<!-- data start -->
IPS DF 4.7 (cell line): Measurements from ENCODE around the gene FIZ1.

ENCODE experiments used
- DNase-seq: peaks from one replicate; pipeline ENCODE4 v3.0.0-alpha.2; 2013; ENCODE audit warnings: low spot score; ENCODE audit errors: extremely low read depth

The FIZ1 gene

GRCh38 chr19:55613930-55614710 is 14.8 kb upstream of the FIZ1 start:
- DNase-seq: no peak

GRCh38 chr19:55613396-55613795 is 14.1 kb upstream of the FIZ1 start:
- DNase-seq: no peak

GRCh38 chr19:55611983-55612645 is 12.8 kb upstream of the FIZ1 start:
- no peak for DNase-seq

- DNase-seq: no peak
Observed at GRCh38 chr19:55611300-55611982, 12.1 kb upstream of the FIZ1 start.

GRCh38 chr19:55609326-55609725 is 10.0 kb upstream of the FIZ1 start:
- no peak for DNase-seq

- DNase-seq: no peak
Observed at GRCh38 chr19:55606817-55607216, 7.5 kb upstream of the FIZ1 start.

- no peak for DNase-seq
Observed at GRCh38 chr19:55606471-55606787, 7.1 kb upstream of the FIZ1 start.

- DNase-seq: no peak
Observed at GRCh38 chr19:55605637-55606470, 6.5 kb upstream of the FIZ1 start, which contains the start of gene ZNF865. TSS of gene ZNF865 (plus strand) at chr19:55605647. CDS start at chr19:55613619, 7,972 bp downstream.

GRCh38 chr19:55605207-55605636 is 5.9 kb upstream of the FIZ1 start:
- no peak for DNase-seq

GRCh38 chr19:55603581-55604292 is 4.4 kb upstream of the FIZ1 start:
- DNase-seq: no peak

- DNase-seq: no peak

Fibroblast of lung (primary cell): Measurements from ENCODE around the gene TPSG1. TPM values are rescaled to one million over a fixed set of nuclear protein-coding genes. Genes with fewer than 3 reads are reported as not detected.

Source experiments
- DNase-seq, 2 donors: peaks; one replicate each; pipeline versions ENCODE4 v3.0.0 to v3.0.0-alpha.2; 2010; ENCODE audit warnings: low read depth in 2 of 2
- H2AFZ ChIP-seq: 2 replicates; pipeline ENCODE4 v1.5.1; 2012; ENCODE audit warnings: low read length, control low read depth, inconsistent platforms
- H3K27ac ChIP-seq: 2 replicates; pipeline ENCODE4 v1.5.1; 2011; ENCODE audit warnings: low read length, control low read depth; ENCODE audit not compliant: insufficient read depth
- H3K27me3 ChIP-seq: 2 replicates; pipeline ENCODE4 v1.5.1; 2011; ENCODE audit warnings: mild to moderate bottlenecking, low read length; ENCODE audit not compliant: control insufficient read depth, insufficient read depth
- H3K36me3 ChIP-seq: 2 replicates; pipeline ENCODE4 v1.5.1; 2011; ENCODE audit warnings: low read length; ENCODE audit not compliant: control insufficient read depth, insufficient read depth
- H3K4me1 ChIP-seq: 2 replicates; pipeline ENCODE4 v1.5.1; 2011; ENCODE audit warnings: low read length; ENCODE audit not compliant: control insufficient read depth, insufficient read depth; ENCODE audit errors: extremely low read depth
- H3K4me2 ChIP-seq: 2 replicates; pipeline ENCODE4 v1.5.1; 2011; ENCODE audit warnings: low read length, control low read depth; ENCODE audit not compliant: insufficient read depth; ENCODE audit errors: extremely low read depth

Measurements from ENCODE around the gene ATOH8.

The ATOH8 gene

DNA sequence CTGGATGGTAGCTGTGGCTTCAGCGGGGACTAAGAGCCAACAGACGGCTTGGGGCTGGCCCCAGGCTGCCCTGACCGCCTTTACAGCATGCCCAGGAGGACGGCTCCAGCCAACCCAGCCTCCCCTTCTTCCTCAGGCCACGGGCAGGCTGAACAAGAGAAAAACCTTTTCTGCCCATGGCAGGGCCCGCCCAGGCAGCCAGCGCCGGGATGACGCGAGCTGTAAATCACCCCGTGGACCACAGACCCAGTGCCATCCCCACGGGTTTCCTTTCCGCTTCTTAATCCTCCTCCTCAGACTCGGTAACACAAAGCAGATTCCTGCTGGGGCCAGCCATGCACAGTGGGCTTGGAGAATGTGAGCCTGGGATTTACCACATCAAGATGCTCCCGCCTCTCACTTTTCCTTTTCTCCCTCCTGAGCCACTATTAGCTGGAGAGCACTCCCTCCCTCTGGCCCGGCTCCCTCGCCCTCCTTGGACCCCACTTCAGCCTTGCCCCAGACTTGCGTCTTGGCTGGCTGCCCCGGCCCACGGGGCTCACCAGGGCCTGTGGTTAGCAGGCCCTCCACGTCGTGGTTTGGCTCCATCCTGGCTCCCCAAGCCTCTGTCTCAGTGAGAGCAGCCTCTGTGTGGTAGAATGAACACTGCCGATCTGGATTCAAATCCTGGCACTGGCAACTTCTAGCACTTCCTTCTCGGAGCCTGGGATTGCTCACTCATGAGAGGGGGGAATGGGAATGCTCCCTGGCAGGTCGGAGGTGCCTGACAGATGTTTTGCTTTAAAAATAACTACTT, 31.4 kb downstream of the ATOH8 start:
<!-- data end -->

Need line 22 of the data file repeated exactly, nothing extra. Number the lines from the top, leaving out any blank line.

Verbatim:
- no peak for DNase-seq